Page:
I think what I remember the most about Remy is that he never ignored his inner child. We were always playing pranks on each other. One such occasion was at a seminar at Jaye Spiro’s in Detroit. We were picking Remy up at the airport and we missed him getting off the plane. Jaye and I split up looking for him. Jaye then found me and told me he was waiting up front and she would meet me there with her car. When I got to the meeting area I heard someone call out “Hartman!”. I looked by the doors and there was Remy darting behind a pillar trying to hide from me. I immediately went into game playing mode. I dashed around the other side of the pillar to sneak up behind and surprise him. As I rounded the pillar I could see him looking for me and thought this was my chance. I reached out to grab him only to have him turn around at the last minute and throw a open palm strike inches from my nose and shout Ha! After that we hugged and people must have thought we were crazy. They were right!
I will miss you father.
Buffalo NY USA
Around the summer of 1991 I became one of Remy’s unofficial “chauffers.” He
would call and I would disappear from home for a few days or a week at a
time. I was preparing to open my school so I spent a lot of time with him
that summer. My mother had asked me if I owed Remy money because I would
pick up and leave without telling anyone where I was going. I told her that
I finally found someone who believed in me and told me that I could do it.
That was much more powerful than money. He taught me some great lessons,
but more important the power to believe in myself. I have not only lost a
teacher, but more importantly a friend and an inspiration.
God Speed Remy!!
The Only Time I Ever Beat the Professor!!!
In July of 2000, the Professor was in Raleigh, NC. The Professor had a seminar scheduled in Kentucky at Master Shane Hamilton’s .He wanted me and Roland Rivera to attend and be his assistants. The Professor had bought an airline ticket to leave on friday afternoon. Roland, my student Harold Evans, and I decided to drive (it was about a 6-hour drive). The Professor decided, “Maybe I will ride with you instead if they will refund my ticket.” Roland and I dropped the Professor off at the airport around 5:00 pm.on Friday. He went inside to see if they would refund his ticket. He came out and told us he had to fly and would meet us in Kentucky. He also asked us to take his luggage. We immediately left the airport and went to pick up Harold and began our journey.
Our drive was long. We arrived in the mountains of Kentucky around 11:00 in the evening. We couldn’t get any cellular service. We were in the middle of nowhere with no place to stay. The Professor had asked us to contact him when we arrived so we could give him his luggage. We called Shane’s home and spoke with his wife.She told us that Shane was at the airport picking up the Professor. Their drive back from the airport was a 2 1/2-hour drive from Lexington, Kentucky. When we found a hotel room, I checked my cellular voice mail. Professor heard that we were already in town for the seminar and they were still an hour away. His message was as follows, “David, How did you beat me? David, I fly on the airplane and you drive in the car, How did you beat me?!!!”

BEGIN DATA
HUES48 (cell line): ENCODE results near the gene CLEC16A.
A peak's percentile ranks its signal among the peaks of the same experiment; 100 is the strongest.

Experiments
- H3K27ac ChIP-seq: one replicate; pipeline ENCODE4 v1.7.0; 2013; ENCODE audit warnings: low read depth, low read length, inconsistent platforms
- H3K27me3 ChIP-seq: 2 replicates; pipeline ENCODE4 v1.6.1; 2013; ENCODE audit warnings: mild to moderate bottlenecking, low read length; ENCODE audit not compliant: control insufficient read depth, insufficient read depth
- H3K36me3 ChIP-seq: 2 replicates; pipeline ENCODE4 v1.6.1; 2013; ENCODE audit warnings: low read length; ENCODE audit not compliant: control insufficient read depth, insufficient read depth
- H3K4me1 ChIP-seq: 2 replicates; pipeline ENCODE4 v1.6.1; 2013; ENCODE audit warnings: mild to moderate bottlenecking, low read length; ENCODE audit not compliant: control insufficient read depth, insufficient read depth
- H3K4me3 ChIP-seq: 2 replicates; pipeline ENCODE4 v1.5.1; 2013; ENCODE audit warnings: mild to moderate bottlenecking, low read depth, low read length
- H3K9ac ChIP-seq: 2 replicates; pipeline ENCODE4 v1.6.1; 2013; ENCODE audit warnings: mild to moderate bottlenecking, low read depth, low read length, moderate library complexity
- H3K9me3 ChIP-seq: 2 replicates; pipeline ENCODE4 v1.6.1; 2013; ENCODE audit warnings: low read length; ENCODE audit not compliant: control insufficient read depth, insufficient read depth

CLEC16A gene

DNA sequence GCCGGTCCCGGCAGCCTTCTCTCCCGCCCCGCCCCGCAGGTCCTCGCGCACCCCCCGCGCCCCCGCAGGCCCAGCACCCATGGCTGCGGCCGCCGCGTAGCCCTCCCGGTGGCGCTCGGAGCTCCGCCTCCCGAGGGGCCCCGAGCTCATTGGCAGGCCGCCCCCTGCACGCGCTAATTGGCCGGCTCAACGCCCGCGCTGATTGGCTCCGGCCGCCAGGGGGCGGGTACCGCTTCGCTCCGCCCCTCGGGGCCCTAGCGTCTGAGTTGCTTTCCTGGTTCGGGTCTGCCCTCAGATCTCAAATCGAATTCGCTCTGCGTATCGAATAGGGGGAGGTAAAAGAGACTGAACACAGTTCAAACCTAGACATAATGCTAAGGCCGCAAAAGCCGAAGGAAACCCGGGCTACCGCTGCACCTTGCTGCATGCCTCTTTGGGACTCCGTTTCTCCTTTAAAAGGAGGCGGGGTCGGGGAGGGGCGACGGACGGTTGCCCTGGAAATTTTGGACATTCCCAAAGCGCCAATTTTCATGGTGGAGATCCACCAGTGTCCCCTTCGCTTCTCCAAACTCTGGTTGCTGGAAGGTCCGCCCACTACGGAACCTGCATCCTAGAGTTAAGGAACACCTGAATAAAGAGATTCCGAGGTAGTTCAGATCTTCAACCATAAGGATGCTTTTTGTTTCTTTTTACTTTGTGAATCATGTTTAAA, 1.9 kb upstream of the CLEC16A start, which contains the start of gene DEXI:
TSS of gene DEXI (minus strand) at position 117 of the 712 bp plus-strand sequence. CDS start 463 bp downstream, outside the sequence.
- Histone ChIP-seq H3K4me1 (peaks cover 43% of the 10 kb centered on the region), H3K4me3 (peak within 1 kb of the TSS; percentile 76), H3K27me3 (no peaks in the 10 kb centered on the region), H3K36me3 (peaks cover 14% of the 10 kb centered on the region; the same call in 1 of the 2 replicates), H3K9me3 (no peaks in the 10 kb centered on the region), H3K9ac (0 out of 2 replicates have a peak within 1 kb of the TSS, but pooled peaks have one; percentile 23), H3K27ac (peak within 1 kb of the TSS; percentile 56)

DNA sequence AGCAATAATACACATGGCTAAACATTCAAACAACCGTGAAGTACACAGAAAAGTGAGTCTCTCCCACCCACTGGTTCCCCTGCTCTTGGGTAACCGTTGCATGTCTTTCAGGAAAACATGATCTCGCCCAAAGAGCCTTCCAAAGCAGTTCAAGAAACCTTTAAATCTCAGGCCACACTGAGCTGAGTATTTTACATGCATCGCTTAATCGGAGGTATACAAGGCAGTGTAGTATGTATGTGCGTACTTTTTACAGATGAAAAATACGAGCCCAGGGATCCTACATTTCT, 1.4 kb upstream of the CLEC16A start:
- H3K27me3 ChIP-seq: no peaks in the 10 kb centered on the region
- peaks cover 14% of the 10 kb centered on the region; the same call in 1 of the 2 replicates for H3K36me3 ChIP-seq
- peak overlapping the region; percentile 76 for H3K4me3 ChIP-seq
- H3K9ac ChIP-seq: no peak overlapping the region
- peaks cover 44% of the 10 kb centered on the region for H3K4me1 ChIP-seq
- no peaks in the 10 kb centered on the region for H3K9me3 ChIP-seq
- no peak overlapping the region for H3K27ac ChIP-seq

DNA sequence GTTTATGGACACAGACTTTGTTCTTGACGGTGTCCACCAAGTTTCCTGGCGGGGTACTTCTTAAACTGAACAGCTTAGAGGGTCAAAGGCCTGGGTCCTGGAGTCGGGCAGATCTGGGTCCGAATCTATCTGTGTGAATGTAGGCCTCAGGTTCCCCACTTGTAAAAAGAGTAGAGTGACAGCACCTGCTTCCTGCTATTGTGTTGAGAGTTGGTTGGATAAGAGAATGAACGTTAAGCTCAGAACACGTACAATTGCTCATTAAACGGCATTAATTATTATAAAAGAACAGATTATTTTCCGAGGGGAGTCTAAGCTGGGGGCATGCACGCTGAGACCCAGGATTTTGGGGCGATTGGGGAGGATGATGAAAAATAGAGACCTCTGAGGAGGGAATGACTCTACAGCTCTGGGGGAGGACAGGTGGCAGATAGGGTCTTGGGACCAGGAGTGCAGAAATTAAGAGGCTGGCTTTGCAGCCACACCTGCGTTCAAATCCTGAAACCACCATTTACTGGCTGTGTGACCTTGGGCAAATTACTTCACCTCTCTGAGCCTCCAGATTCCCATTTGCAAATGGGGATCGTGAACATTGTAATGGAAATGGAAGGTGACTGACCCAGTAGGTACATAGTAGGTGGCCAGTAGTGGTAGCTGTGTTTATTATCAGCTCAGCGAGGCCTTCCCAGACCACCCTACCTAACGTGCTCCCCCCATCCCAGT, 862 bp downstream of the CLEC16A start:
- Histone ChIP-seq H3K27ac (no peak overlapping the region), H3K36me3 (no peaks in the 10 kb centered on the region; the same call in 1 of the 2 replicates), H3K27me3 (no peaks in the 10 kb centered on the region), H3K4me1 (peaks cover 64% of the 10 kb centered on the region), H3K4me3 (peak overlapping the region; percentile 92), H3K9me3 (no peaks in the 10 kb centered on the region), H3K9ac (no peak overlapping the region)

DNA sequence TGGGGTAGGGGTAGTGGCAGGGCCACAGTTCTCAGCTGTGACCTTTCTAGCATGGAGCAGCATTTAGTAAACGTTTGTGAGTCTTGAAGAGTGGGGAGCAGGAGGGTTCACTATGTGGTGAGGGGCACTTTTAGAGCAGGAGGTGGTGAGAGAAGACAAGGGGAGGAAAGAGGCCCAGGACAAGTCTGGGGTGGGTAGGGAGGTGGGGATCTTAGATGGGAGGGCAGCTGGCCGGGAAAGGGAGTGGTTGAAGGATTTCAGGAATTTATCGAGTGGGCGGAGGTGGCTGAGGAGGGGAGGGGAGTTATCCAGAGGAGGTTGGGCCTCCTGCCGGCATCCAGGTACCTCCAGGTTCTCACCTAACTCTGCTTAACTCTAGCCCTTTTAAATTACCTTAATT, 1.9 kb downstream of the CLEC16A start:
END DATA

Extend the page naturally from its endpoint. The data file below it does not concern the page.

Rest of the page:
I beat the Professor…traveling. And throughout the seminar, Professor had to remind us and everyone how we beat his flight and that he should have just ridden with us instead.
Professor, we will miss your Humor, Friendship, Instruction, and Guidance. We will continue your mission in spreading our Filipino Culture and Martial Arts with everyone.
Mananatili ka lagi sa aming alaala.
[PIC 1] [PIC2] (Please click on links to see pics with this tribute)
The picture where Grandmaster Ernesto Presas is in kendo uniform was taken in
Professor Remy Presas school in Quiapo , Manila. I appear in the right side
of the picture if you are facing it. The person beside me in Kendo uniform is
guy named Evangelista. Grandmaster Ernesto Presas just had a kendo bout with
Mr. Evangelista who is from California for a visit prior to the taking of the
picture. The shinai I hand crafted for GM Ernesto Presas was broken when he
hit Mr. Evangelista on right side of the head. In spite of the protective
armor, the ear of Sensei Evangelista turned purple.
The other picture where Professor Remy Presas is sparring his brother GM
Ernesto Presas shown in kendo uniform, was done in his school after the kendo
bout to demonstrate his art in the presence of students and foreign visitors.
The good part of the story about picture however is not the action but
regarding the kendo uniform. The kendo uniform was brought by Professor Remy
Presas to the Philippines after his goodwill tour in Japan with his brother
and Dr. Lengson, the then head of the Karate Federation of the Philippines.
One kendo uniform was bought by Professor Remy Presas, while the other was
offered to Professor Remy Presas by the Kendo Sensei after disarming the
Japanese Sensei of his sinai when Professor Remy Presas ordered the Sensei to